Now that we’re a few weeks into social distancing measures, you may be running low on other inspiration to keep your family entertained in the daytime.
That’s why for this week’s Rich Mix Picks, we’ve put together a list of our favourite resources for helping to keep toddlers, children and teenagers creative at home.
All are free and available online via mobile, so no laptop or desktop computer are required.
Games, digital resources and printable activity packs – if your family want to tune into regular author story times or poetry readings, these are some of the best sites we’ve found.
1. Question the big stuff through storytelling
HEC Global Learning Centre spotted that the spread of COVID19 has also been throwing up all sorts of big questions for us and our children. They’re inviting children and their families, to join the conversation around coronavirus with short stories accompanied by questions to help make sense of our shared situation. When? Stories are shared every Tuesday and Thursday on HEC Global Learning’s YouTube channel
2. Choose a favourite Michael Rosen poem
3. Take your first steps at learning to code
Beginners to advanced-level coders will find something to occupy them with Raspberry Pi’s coding activities.
4. Download an activity pack
If you have a printer, Phaidon have collated lots of colouring pages for children. Many of the activity PDF sheets can also be read off a screen and responded to on paper, so you can still enjoy the activities at home.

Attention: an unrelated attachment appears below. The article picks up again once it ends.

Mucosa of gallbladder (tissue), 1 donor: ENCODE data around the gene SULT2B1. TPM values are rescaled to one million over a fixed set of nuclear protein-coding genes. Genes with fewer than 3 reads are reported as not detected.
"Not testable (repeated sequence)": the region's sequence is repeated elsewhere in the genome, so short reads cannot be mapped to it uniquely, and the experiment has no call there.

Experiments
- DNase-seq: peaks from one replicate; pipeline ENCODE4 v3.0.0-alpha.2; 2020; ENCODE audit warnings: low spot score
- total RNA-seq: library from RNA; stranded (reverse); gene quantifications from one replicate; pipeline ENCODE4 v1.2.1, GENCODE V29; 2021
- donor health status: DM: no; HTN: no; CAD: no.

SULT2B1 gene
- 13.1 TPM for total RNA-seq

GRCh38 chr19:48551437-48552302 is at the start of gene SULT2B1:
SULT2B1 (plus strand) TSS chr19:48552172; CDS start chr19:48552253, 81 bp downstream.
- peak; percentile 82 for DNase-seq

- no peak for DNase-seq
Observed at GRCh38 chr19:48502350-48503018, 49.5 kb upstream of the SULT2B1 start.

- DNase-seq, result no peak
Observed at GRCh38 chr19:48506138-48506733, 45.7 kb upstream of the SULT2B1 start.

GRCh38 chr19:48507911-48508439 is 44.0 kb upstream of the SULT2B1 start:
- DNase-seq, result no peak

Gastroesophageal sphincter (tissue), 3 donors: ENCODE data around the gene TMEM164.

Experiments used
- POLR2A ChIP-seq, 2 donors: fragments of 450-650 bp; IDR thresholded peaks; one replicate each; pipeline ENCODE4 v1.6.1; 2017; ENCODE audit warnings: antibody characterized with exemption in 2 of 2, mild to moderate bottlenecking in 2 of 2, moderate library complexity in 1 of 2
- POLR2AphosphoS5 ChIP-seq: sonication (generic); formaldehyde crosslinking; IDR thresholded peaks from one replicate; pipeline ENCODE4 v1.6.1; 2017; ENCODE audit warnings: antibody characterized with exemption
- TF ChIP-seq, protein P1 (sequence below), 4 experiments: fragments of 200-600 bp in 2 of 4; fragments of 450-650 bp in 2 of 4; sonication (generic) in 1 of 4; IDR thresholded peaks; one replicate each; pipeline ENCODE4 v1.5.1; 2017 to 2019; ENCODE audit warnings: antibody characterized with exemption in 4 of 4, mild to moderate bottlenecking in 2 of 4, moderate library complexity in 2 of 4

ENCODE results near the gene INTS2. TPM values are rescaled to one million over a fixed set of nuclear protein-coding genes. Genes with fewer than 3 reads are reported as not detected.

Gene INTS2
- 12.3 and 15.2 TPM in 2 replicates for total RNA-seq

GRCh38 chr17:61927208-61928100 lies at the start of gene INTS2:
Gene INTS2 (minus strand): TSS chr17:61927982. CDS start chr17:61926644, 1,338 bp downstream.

5. Learn about some new perspectives
One for older children or teenagers, Soul Pancake’s YouTube channel shares stories from people all around the world and myth-busts stereotypes, or just spends five minutes asking why things are the way they are.
No need for a screen with these suggestions. Get involved with craft challenges and creative activities that require little to no screen time.
6. Share your classic family recipes
Cooking with children doesn’t have to be restricted to sweet things. Get them involved with measuring out dry ingredients or simple recipes. The Guardian has rounded up a few super easy dishes, including a three-ingredient dhal and pasta dishes. Or think back to the first dishes you learnt to cook!
7. Get creative with things you already have at home
From shadow drawing with dinosaurs to sewing for the first time, Tottenham-based Instagram Procreations have a knack of turning items you may already have to hand into easy-to-achieve daily projects. They also tailor them to older and younger children, so if you’re having to occupy a wide range of ages, this would suit you.
8. Make your own pinball machine – from recycling!
The Science Museum has some brilliant resources for children online, including making a pinball machine to help children learn the science behind force and motion (and use up some recycling in their creations!).
9. Learn how to write a film review
Our cinema partners Into Film have opened up some of their members-only resources to the public. They have a brilliant film review template where you can learn to critique anything you watch on screen. If you’re ready to go public, take part in their social media film review competition – it only has to be 100 words long.
10. Create an Op Art Plant Pot
Learn about the optical illusions of Bridget Riley’s work, or just enjoy sprucing up some plant pots for your windowsill shrubs! Tate Kids has some great activities inspired by famous artists or the patterns children can spot out in nature – even from your garden or local park.
Top image credit: Friday Late Spectacular: Wild Ones with Crick Crack Club